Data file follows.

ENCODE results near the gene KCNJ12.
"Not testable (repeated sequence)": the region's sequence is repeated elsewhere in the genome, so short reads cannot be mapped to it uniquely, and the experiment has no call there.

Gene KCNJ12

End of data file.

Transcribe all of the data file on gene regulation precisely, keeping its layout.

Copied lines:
ENCODE results near the gene KCNJ12.
"Not testable (repeated sequence)": the region's sequence is repeated elsewhere in the genome, so short reads cannot be mapped to it uniquely, and the experiment has no call there.

Gene KCNJ12